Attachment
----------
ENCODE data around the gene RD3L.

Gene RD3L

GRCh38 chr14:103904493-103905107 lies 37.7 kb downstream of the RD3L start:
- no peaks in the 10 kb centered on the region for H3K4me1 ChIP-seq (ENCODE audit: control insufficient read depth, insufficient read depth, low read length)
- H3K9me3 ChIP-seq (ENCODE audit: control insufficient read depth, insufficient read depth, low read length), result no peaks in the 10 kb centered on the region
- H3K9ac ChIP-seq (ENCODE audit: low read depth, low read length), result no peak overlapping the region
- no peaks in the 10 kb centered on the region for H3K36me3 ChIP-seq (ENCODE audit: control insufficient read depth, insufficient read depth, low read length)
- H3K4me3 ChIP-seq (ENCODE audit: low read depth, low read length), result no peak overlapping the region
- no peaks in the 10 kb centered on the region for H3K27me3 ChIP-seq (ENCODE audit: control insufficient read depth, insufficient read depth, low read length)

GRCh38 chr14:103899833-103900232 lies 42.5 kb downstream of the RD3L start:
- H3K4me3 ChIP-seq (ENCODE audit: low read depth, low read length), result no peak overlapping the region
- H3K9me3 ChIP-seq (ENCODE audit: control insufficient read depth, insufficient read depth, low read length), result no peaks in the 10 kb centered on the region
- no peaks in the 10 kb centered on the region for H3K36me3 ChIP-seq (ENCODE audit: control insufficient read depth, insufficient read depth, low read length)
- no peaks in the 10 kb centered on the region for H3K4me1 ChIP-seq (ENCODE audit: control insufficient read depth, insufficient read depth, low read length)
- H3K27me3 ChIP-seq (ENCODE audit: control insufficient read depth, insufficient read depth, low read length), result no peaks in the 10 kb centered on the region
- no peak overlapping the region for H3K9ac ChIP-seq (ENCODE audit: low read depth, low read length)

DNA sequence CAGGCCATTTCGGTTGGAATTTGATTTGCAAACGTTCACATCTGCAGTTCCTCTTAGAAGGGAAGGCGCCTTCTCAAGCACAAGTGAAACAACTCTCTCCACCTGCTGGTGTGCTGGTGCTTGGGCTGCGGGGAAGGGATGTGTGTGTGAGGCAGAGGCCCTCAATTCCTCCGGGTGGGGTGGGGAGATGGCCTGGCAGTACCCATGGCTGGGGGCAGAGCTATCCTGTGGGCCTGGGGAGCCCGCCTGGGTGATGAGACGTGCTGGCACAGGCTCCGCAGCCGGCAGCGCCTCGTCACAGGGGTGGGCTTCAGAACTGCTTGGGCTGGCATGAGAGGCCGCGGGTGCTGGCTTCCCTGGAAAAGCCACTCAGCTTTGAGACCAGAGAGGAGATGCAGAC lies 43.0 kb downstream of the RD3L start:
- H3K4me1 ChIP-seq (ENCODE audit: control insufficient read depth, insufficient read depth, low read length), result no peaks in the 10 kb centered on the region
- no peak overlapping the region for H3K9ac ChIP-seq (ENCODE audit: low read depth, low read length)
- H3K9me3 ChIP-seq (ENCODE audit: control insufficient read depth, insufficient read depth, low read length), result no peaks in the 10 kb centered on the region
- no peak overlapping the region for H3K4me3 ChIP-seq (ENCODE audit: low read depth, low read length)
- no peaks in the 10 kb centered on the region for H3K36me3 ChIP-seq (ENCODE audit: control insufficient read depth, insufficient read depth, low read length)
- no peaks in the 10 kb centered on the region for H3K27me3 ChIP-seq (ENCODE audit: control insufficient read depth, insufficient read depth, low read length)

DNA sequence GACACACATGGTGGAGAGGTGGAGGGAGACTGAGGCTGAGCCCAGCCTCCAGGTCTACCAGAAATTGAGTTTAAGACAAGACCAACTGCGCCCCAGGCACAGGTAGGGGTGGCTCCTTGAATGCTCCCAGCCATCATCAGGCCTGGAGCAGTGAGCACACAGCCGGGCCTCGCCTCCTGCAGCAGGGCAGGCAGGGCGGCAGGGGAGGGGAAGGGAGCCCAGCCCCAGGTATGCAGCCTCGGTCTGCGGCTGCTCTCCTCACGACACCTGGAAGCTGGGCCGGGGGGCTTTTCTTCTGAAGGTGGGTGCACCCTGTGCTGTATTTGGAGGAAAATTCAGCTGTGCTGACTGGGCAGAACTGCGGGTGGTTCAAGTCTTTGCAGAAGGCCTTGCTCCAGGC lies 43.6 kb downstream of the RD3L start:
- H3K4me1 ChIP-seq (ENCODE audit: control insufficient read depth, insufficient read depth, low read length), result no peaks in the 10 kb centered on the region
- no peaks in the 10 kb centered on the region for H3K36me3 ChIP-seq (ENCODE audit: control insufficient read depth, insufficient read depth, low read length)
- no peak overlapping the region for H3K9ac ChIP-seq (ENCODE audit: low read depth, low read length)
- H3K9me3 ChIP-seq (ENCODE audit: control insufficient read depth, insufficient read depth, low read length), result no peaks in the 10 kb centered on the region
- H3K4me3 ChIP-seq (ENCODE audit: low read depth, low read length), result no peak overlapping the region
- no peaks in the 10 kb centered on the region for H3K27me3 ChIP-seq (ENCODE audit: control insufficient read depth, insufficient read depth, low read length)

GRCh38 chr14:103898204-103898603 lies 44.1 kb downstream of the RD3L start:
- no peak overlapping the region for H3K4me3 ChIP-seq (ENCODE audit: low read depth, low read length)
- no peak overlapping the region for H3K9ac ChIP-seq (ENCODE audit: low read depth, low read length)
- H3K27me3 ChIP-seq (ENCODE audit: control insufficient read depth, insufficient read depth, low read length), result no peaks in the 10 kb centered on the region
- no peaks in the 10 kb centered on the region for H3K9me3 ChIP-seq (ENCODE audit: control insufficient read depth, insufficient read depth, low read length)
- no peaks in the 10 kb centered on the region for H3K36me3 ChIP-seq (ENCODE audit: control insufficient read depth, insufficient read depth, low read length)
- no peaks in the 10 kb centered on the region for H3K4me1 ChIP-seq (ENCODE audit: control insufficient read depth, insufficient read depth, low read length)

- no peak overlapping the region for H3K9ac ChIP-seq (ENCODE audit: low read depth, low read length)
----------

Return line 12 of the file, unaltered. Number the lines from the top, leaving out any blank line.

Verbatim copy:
- H3K9me3 ChIP-seq (ENCODE audit: control insufficient read depth, insufficient read depth, low read length), result no peaks in the 10 kb centered on the region